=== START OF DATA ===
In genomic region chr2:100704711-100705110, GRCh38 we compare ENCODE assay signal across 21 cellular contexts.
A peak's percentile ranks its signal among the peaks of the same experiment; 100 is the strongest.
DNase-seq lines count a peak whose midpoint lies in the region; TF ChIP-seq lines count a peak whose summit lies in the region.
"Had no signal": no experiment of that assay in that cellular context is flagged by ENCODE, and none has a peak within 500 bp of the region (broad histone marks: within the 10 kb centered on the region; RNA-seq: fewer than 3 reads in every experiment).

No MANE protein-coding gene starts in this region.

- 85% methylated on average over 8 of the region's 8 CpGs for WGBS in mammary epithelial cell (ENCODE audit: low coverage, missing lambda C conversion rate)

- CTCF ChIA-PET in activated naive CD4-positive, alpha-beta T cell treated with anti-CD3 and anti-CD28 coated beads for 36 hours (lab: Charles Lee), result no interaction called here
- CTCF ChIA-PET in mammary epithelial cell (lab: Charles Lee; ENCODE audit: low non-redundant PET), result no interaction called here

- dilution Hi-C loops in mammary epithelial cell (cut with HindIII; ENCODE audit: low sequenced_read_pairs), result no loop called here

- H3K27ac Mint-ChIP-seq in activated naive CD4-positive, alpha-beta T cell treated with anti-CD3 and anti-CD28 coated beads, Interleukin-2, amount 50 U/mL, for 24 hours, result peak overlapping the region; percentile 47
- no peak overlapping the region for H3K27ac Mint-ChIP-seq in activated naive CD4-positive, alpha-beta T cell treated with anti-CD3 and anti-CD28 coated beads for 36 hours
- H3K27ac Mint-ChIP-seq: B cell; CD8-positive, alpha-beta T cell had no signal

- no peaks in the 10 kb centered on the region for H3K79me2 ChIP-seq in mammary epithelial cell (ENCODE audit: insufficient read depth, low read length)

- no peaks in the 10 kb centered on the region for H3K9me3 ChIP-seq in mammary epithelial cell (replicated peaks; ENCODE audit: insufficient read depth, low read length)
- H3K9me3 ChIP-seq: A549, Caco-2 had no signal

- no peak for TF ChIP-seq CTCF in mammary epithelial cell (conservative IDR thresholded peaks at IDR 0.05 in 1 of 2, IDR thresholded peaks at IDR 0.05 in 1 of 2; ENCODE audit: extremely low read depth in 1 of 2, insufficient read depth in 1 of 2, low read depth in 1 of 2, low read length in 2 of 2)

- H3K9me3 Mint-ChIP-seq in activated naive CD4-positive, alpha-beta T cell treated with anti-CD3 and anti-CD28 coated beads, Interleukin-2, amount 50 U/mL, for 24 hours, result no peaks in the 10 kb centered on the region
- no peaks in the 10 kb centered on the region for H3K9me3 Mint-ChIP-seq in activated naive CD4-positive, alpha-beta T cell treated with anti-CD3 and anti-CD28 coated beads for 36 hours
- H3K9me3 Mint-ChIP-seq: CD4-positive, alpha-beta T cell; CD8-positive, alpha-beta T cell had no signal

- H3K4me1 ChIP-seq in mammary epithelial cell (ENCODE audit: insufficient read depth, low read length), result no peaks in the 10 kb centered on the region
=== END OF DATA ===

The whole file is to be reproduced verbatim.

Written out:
In genomic region chr2:100704711-100705110, GRCh38 we compare ENCODE assay signal across 21 cellular contexts.
A peak's percentile ranks its signal among the peaks of the same experiment; 100 is the strongest.
DNase-seq lines count a peak whose midpoint lies in the region; TF ChIP-seq lines count a peak whose summit lies in the region.
"Had no signal": no experiment of that assay in that cellular context is flagged by ENCODE, and none has a peak within 500 bp of the region (broad histone marks: within the 10 kb centered on the region; RNA-seq: fewer than 3 reads in every experiment).

No MANE protein-coding gene starts in this region.

- 85% methylated on average over 8 of the region's 8 CpGs for WGBS in mammary epithelial cell (ENCODE audit: low coverage, missing lambda C conversion rate)

- CTCF ChIA-PET in activated naive CD4-positive, alpha-beta T cell treated with anti-CD3 and anti-CD28 coated beads for 36 hours (lab: Charles Lee), result no interaction called here
- CTCF ChIA-PET in mammary epithelial cell (lab: Charles Lee; ENCODE audit: low non-redundant PET), result no interaction called here

- dilution Hi-C loops in mammary epithelial cell (cut with HindIII; ENCODE audit: low sequenced_read_pairs), result no loop called here

- H3K27ac Mint-ChIP-seq in activated naive CD4-positive, alpha-beta T cell treated with anti-CD3 and anti-CD28 coated beads, Interleukin-2, amount 50 U/mL, for 24 hours, result peak overlapping the region; percentile 47
- no peak overlapping the region for H3K27ac Mint-ChIP-seq in activated naive CD4-positive, alpha-beta T cell treated with anti-CD3 and anti-CD28 coated beads for 36 hours
- H3K27ac Mint-ChIP-seq: B cell; CD8-positive, alpha-beta T cell had no signal

- no peaks in the 10 kb centered on the region for H3K79me2 ChIP-seq in mammary epithelial cell (ENCODE audit: insufficient read depth, low read length)

- no peaks in the 10 kb centered on the region for H3K9me3 ChIP-seq in mammary epithelial cell (replicated peaks; ENCODE audit: insufficient read depth, low read length)
- H3K9me3 ChIP-seq: A549, Caco-2 had no signal

- no peak for TF ChIP-seq CTCF in mammary epithelial cell (conservative IDR thresholded peaks at IDR 0.05 in 1 of 2, IDR thresholded peaks at IDR 0.05 in 1 of 2; ENCODE audit: extremely low read depth in 1 of 2, insufficient read depth in 1 of 2, low read depth in 1 of 2, low read length in 2 of 2)

- H3K9me3 Mint-ChIP-seq in activated naive CD4-positive, alpha-beta T cell treated with anti-CD3 and anti-CD28 coated beads, Interleukin-2, amount 50 U/mL, for 24 hours, result no peaks in the 10 kb centered on the region
- no peaks in the 10 kb centered on the region for H3K9me3 Mint-ChIP-seq in activated naive CD4-positive, alpha-beta T cell treated with anti-CD3 and anti-CD28 coated beads for 36 hours
- H3K9me3 Mint-ChIP-seq: CD4-positive, alpha-beta T cell; CD8-positive, alpha-beta T cell had no signal

- H3K4me1 ChIP-seq in mammary epithelial cell (ENCODE audit: insufficient read depth, low read length), result no peaks in the 10 kb centered on the region